Welcome to our latest instalment of Taking Time where each month we sit down with some of our favourite creators, makers and innovators.
This month we sat down with Dani Dean, the innovative mastermind behind The Make Haus, a creative studio dedicated to bringing vision to life. We had the pleasure of working with Dani on the fit out of our newest flagship store here in Sydney.
Dani shares with us the inspiration behind the build, what DIYs she’s currently working on amidst lockdown and how her design personality has evolved into what The Make Haus is today.
Q. The Make Haus seems to be an all encompassing creative hub. Tell us a little bit about it and what it is you do each day!
The Make Haus is a creative studio. We elevate interiors, from inspiration through to design and styling. We also create floral installations and produce immersive branded events and activations. Day to day we are managing each of our creative projects flow and planning. Depending on it’s phase in the creative cycle we could be sourcing materials, drawing concepts and creating documentation to support the execution. Sometimes we are out eventing, knee deep in floral creations. It's broad, adventurous and very busy.
Q. When you’re starting out on any project, where do you look to for inspiration?
Depending on the project itself, inspiration can start in many places. I often look to my saved photos in Instagram as they are often saved away for no apparent reason but was something that I resonated with at the time. Then the project you're working on might have an obvious direction emerge from here. I have key blogs and magazines that I look to often which offer a wider look on what's happening across the globe.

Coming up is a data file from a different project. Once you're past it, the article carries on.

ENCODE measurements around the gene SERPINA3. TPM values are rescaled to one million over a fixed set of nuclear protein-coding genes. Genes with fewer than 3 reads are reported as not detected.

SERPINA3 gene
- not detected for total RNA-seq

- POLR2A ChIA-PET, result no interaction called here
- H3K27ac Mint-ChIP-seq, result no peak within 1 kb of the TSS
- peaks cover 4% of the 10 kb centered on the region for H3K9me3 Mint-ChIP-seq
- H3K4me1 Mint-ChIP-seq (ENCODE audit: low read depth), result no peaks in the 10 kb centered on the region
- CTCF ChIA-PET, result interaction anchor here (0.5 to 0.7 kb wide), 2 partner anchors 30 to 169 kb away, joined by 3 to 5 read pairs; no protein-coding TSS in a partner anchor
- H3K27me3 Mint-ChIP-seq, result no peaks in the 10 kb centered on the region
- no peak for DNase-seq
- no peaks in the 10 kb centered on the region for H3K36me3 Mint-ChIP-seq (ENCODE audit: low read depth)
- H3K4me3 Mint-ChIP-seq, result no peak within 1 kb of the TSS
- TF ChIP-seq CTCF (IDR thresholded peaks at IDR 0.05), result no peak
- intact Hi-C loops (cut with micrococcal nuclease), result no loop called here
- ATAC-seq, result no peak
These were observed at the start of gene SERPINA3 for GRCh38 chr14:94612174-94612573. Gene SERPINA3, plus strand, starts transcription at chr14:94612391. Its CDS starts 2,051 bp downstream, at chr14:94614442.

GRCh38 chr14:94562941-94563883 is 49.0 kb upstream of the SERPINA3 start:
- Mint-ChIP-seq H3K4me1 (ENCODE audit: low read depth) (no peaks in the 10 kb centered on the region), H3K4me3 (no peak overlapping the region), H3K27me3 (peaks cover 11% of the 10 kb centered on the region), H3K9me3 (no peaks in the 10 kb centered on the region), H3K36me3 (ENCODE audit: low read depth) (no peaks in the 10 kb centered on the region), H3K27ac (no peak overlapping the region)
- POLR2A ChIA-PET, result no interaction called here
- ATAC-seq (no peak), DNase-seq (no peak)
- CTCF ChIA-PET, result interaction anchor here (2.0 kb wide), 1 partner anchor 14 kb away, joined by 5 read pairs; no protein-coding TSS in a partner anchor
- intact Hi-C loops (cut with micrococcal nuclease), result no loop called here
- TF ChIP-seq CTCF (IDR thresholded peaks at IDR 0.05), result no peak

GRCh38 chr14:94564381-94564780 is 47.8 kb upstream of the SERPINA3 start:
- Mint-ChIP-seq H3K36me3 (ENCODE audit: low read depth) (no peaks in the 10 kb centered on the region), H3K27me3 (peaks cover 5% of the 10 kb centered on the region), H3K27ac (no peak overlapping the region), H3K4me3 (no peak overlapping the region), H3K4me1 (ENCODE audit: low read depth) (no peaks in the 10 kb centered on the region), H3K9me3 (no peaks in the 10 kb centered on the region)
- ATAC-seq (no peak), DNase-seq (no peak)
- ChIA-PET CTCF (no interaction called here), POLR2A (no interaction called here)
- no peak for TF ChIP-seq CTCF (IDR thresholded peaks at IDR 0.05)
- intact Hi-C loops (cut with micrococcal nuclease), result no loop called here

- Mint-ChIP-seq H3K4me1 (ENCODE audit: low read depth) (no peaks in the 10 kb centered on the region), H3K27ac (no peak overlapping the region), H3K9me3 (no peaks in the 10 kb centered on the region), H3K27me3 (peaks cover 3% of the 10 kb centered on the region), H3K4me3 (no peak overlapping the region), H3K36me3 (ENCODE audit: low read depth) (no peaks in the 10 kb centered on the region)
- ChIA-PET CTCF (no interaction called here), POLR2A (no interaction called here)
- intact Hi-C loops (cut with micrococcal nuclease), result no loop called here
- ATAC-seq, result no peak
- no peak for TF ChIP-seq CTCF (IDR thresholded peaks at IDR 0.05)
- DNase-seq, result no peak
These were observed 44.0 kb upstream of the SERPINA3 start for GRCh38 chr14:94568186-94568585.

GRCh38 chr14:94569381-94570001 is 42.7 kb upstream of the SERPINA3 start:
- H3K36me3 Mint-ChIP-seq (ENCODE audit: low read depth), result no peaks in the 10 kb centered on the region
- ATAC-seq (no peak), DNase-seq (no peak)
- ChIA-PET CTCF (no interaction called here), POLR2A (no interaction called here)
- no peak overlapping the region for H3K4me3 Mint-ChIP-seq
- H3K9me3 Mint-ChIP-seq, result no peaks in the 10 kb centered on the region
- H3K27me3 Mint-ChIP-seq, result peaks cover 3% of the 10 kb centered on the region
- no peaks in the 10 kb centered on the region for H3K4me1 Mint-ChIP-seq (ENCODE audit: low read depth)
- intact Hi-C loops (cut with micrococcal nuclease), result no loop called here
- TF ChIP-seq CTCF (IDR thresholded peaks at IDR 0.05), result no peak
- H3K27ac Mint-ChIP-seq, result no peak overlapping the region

Q. You of course managed the fit out of our new flagship store here in Sydney. What was the leading inspiration behind the build?
TBT Manly was heavily influenced and inspired by the founder herself. With a clear aesthetic created for the brand in Bali it was a natural progression to draw from this foundation and consider how we can adapt the brand to the local market. Using Australian sandstone in the table concept was one element that I'm so glad came to life. The overall look was neutral, natural and textured. When designing a space which needs to feel minimal it's extremely important to define the details. As you look closer you can see the mix of stones, mix of smooth and textured paint, tiled surfaces accented with rich fabrics and a combination of black and brass metals.
Q. How did you get started in the industry? What advice would you give to young creatives getting started?
I fell into the creative industry in my early 20s. My original intention was to be a fashion designer however I quickly fell in love with homewares and lifestyle elements of the design world. I slowly navigated what it would mean to study both fashion and interiors and eventually amalgamated both into a creative design skill set. My advice for new creatives is to try and position yourself within the network of other creatives that are inspiring you and moving in the direction you wish to be in years to come. I have learnt invaluable life lessons and skills from key people in my career. Often things that don't come up in study. Trusting your vibe and intuition on your creative mind is important too.
Q. What has been the most integral tool to grow your business over the years?
Introducing team into TMH has been an incredible uplift for the studio. Collaborating with a team that is on your wavelength and enjoy the process of elevating brands, spaces and objects is so wonderful. It's been a long term goal to grow a team and it's one of my most important milestones in having the business. Without the dream team I would be lost.
Q. Are you currently working on any lockdown DIYs? What are your best tips for those creating at home right now?
Yes I am currently working on our home renovation! Biggest project to date. However the challenges with building through Covid has its ups/downs, the construction ban was a little stressful to say the least. I absolutely love a DIY project and with a hands-on nature I try to do as much as I can. Recently I have been making weird and wonky ceramics. However I have a long way to go with that skill. When at home I love moving around all my furniture and decor into new spots. It's something I have done since I was little and get so much therapy from it.